New year, new roles and goals
I gave myself a gift for the holidays and took a month off writing.
My best friend said I couldn’t write about all the stresses of COVID-19 again for a while and I needed a break, but the text came in from my editor at 1:02 a.m. last night that he didn’t have a column.
He has been in the hospital and is doing better, but has still managed to get out all of his papers, so I felt a little guilty for not writing earlier.
He may have sent it in the middle of the night, but I didn’t get it until this morning.
Truth is, I didn’t pop out of bed when I got it either.
I had worked at the ER yesterday and was exhausted. At one point, there were 18 pets waiting and Dr. Franks volunteered to come in and help get things under control. Still as I laid in bed, I thought about all of the things that had happened since my last article.
We survived all of the holidays and even enjoyed them.
The staff party happened as soon as the college students were back for their break. We had it locally catered by one of our clients, so we didn’t have to do as much work as usual.
Still some amazing fruitcake cookies, fudge and cake balls showed up.
‘Santa’ always buys ‘appropriate’ gifts for the staff, meaning Rusty, who almost died from a hemorrhoid surgery, got vitamins and generic hemorrhoid cream. Santa has a lot of elves and a budget after all.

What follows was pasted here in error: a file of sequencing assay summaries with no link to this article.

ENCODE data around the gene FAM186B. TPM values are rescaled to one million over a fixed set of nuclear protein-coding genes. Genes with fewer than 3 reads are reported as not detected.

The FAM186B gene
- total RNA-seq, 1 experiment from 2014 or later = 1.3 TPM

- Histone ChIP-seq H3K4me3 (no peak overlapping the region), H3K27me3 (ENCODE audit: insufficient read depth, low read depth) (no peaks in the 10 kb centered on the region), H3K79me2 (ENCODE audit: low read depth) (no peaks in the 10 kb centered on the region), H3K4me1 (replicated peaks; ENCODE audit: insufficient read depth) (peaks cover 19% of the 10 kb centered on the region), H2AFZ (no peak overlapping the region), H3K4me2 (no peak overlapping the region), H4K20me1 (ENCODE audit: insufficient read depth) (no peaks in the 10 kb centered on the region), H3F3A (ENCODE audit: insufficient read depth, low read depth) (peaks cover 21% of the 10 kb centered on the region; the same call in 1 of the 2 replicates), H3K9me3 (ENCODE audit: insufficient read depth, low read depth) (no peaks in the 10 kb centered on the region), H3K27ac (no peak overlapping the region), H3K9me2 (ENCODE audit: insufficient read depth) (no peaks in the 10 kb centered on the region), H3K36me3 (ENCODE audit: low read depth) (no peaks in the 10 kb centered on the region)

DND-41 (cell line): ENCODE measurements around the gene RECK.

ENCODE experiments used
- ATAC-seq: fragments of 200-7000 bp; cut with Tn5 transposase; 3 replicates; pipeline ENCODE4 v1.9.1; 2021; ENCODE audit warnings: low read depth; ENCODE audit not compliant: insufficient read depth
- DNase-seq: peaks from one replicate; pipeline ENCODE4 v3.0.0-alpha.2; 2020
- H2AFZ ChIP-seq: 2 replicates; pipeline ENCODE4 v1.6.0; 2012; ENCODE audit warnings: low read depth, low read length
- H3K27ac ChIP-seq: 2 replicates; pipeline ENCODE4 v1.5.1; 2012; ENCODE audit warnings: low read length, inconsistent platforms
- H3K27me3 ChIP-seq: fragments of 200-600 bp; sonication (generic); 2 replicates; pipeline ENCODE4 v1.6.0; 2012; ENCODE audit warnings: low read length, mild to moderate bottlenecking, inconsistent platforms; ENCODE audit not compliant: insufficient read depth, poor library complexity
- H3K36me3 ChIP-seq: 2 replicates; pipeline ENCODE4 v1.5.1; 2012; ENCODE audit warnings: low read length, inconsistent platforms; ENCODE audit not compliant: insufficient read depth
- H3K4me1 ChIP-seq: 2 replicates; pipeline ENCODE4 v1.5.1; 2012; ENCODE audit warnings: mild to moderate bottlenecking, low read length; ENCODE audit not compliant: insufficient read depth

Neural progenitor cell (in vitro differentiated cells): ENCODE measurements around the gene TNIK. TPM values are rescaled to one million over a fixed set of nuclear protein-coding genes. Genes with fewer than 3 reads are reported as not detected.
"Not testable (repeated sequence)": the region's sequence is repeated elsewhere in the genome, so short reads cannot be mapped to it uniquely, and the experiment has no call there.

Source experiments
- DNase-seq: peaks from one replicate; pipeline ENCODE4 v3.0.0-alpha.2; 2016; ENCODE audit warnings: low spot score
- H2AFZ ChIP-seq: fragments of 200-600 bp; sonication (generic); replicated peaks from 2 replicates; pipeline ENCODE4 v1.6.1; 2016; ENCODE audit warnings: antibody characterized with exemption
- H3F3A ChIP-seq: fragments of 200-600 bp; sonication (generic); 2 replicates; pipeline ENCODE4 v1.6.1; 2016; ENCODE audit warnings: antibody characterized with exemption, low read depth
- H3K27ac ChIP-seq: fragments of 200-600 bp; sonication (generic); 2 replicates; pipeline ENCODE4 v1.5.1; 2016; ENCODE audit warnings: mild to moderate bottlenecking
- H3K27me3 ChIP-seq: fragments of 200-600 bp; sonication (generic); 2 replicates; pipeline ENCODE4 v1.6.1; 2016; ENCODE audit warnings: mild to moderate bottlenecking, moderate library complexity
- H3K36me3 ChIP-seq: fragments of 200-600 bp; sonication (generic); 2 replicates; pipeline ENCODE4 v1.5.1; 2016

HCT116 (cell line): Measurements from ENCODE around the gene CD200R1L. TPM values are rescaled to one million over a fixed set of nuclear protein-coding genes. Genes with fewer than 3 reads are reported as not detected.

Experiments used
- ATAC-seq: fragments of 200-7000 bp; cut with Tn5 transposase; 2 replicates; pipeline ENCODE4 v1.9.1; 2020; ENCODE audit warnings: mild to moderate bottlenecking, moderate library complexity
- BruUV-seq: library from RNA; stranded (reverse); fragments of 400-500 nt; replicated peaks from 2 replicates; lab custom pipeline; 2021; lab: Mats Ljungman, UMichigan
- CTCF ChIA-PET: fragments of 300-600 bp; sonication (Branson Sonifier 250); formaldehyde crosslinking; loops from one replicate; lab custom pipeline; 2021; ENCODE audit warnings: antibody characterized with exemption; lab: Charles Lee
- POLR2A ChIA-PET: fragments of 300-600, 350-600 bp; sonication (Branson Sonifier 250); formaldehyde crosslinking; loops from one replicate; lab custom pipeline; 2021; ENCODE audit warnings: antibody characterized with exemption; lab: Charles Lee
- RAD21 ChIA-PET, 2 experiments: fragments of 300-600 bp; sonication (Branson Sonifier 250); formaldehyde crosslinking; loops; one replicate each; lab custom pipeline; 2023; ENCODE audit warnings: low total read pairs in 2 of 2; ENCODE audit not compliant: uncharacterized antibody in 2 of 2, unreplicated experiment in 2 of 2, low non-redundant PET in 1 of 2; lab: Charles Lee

Typically, I take a friend and go out shopping, but with the COVID-19 risks, the elves shopped with some online purchases. COVID-19 also affected Santa’s shopping and everyone on staff got jackets, safety lights and gloves.
Unfortunately, our logo scrubs and jackets were messed up and we are still working on fixing it. Suffice it to say we will have five nice jackets with our logo in blue for a very reasonable price soon.
Christmas cards are normally a big thing at Guardian Animal.
We spend a lot of time designing and preparing the cards. I love remembering the clients and patients that we have helped throughout the year.
Traditionally, the staff works together for hours over days on the cards to get them all out on time.
This year, because of COVID-19 staffing issues and the inefficancy of curbside service, we allowed our friends at VetScene to send them out. I selected four photos and they designed the card. Our Christmas letter was reduced to “Thank you for your patience and patronage through this difficult 2020! Y’all help us make lives better!”
Just like at our house, the pets outnumbered the staff on the signature line.
The Wixsom Christmas happened the weekend before Christmas, because I was working at the ER on Christmas day.
We decided to have a couture board for finger food during gifts and have the main Christmas meal on Christmas Eve. This lowered the stress of the hectic-ness of the single day for everything. Besides as M’Kinzy pointed out long ago, it gives us more time to play with our Christmas stuff before we have to go back to school and work.
The ER is having trouble finding doctors (and staff) to work. I feel an obligation to make sure that our patients have emergency care, so I have taken a few more shifts.
Enough shifts that I was the fourth highest producer at the ER for the month of December.
Hopefully, the vaccine will get some doctors back working shifts.